What Can the Clean Energy Private Sector Do to Better Serve Frontline Communities?
According to our panelists, clean energy companies have a responsibility to provide clean energy and energy efficiency services to underserved communities and they gave advice on how this can be done. They recommended the creation of more comprehensive clean energy programs in frontline communities, as well as investing in workforce development, toolkits, and job training.
Companies may also benefit from partnership with the public sector to expand funding available to these communities. Meeting consumers where they are financially is important in establishing trust between the two parties. Lastly, the private sector should remember that they are responsible for building a social impact bond, a partnership that aims to improve social outcomes for this specific group of people.
Actions Our Panelists Believed are Necessary to Progress Toward 100% Clean Energy Goals
In addition to highlighting the importance of access to clean energy and energy efficiency benefits from an equity standpoint for individuals and communities, the panelists also discussed how equity connects to our ability to achieve clean energy goals. Here are some of the topics our panelists believed would enable progress toward 100% clean energy goals:
- Aggregation: Our panelists believed that towns and cities should be able to choose where their energy comes from, including choosing from a renewable source. Right now, only three or four states have this option available. Moving along in the aggregation process would help push the clean energy agenda.
- Social determinants of health: According to one of our panelists, health programs, such as Medicaid, should account for the benefits of energy efficiency and requirements to provide these benefits. As E4TheFuture has noted, “Some states have begun integrating health and energy efficiency programs, to improve outcomes for human health in addition to saving energy. Because health and efficiency projects cross sectors, initiatives are frequently collaborative among departments or organizations.” Although it is an ambitious hope for the future, programs should ensure that beneficiaries are entitled to energy efficiency benefits.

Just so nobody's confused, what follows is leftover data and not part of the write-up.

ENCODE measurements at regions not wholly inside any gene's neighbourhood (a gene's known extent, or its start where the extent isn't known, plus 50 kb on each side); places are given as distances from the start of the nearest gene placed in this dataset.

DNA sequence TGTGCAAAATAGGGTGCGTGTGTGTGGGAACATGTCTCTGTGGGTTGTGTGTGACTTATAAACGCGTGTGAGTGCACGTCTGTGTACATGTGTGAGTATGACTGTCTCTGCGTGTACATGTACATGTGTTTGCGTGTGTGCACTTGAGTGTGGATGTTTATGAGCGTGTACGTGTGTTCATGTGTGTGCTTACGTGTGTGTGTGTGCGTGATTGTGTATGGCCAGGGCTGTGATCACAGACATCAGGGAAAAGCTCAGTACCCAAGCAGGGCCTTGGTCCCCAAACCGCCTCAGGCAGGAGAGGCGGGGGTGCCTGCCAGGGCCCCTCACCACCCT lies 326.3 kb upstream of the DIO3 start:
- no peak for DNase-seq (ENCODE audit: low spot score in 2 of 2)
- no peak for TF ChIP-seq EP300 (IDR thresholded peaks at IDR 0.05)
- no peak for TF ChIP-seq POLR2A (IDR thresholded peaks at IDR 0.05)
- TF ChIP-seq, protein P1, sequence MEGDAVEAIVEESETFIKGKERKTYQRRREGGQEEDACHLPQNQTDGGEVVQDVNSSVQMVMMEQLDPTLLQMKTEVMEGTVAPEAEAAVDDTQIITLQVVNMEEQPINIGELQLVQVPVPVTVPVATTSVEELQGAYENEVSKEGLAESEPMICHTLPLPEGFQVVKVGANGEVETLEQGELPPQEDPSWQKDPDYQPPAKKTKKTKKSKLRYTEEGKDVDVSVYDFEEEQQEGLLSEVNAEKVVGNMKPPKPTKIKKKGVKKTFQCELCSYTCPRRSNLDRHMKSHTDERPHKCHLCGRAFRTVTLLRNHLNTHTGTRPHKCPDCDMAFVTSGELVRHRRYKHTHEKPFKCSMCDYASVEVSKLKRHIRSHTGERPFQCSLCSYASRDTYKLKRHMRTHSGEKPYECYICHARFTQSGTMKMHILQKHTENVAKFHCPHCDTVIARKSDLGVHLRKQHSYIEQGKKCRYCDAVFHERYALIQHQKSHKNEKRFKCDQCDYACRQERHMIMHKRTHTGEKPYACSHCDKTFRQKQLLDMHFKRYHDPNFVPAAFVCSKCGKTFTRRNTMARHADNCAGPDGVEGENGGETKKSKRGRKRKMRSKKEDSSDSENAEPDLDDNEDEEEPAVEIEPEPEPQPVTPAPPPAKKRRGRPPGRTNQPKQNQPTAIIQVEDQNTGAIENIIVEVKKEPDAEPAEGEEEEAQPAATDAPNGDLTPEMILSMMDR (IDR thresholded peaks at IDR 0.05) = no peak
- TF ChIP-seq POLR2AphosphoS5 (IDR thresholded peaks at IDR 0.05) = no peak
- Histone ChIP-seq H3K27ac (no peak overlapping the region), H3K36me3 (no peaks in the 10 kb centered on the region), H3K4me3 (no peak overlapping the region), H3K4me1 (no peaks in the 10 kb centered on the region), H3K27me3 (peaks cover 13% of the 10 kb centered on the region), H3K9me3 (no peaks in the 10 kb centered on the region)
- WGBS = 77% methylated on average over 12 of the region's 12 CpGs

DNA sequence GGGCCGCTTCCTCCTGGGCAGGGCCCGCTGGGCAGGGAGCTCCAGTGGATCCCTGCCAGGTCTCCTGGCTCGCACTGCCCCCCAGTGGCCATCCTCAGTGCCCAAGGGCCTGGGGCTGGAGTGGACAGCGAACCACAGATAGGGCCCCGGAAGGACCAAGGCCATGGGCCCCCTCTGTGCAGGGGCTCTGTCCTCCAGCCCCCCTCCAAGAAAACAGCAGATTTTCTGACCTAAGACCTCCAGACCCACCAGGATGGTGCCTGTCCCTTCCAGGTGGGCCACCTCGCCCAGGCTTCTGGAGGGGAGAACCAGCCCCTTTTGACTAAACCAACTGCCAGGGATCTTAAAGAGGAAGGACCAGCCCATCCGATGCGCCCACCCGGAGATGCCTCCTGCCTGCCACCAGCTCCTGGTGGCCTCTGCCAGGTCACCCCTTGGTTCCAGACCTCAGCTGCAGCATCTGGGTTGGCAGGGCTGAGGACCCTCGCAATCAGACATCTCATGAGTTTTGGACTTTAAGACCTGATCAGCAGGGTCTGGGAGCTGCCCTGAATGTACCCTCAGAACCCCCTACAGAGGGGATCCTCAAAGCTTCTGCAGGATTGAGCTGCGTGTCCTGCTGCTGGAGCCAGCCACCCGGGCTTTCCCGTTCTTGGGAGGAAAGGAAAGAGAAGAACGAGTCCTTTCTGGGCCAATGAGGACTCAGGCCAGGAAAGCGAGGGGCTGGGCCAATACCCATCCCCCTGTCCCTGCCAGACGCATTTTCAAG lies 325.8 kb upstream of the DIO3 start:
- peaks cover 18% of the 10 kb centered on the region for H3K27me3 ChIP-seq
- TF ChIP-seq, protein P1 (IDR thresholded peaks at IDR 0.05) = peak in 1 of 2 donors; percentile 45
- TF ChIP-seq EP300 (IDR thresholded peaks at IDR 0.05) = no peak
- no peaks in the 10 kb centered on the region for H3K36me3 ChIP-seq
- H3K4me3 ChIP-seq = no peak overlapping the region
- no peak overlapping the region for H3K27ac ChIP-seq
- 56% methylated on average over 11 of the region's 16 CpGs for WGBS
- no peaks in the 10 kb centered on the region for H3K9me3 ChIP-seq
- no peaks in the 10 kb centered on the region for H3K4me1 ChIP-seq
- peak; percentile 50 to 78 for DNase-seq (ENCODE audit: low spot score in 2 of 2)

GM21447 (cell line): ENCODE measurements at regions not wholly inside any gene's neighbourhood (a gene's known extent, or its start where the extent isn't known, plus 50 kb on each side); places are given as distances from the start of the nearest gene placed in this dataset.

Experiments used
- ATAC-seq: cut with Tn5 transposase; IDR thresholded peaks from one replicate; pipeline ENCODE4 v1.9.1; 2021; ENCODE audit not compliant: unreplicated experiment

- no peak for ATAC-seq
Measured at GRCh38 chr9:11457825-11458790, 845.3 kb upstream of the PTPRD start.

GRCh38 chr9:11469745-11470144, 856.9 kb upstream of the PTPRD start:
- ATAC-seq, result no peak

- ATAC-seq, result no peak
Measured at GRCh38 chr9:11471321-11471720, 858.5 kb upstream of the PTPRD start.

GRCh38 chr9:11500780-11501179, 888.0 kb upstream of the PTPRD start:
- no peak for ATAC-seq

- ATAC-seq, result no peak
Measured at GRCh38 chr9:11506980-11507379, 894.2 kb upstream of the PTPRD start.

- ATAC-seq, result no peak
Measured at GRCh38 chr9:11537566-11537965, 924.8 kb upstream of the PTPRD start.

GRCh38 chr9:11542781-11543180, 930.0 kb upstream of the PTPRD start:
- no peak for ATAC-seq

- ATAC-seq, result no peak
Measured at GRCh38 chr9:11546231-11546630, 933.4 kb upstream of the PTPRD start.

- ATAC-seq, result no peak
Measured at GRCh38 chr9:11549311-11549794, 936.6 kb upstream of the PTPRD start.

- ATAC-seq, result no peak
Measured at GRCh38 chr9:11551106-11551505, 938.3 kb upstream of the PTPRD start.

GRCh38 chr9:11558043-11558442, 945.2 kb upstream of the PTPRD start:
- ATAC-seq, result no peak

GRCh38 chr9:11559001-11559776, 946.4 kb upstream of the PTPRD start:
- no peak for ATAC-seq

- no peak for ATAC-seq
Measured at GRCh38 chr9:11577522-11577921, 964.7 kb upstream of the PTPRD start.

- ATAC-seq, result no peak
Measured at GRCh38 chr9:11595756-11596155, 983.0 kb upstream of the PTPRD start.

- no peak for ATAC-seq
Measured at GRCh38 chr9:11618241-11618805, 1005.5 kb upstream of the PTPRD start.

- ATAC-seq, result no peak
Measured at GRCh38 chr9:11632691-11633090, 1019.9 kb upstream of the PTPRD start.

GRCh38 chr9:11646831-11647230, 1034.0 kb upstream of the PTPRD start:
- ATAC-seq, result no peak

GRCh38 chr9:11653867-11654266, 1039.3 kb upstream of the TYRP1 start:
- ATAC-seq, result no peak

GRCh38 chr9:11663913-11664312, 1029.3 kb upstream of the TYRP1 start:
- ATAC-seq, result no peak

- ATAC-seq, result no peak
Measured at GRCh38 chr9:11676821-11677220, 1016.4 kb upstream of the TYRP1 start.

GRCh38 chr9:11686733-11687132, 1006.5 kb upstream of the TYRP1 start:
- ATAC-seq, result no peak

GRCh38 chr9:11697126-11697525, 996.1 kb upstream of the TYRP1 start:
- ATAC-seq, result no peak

- Job Creation: Proper job training helps residents of frontline communities not only acquire jobs, but also receive higher pay. It is important that the clean energy sector makes strategic investments in an inclusive workforce to enable 100% clean energy because that will provide a larger workforce and push projects needed for bold clean energy goals. This includes increasing the number of woman- and minority-owned business enterprises. As the industry grows, it is important to ensure that hiring practices are inclusive so the benefits of employment can reach diverse audiences.
- Legal commitment to 100% clean energy: According to our panel, legally-binding commitments to 100% clean energy by state and local governments are necessary to move forward in the process. When decisions are legally binding, progress is achieved more quickly and consumers start benefiting sooner.
- Partnerships: Community organizations, government, utilities, and industry organizations need to build partnerships to better serve these populations of vulnerable and underserved communities. Creating partnerships built around teamwork, openness, and honesty is required to maintain good relationships and have success in the field beyond traditional markets.
IREC’s 2020 Vision Summit provided rich information about the consumer and community benefits of clean energy and how access can be improved for frontline communities. It demonstrated why energy justice is an important element of plans to reach 100% clean energy. Improving access for underserved communities provides a strong and larger workforce, new clean energy customers, and benefits to our planet. Looking toward the future, helping these communities will be crucial to reaching 100% clean energy.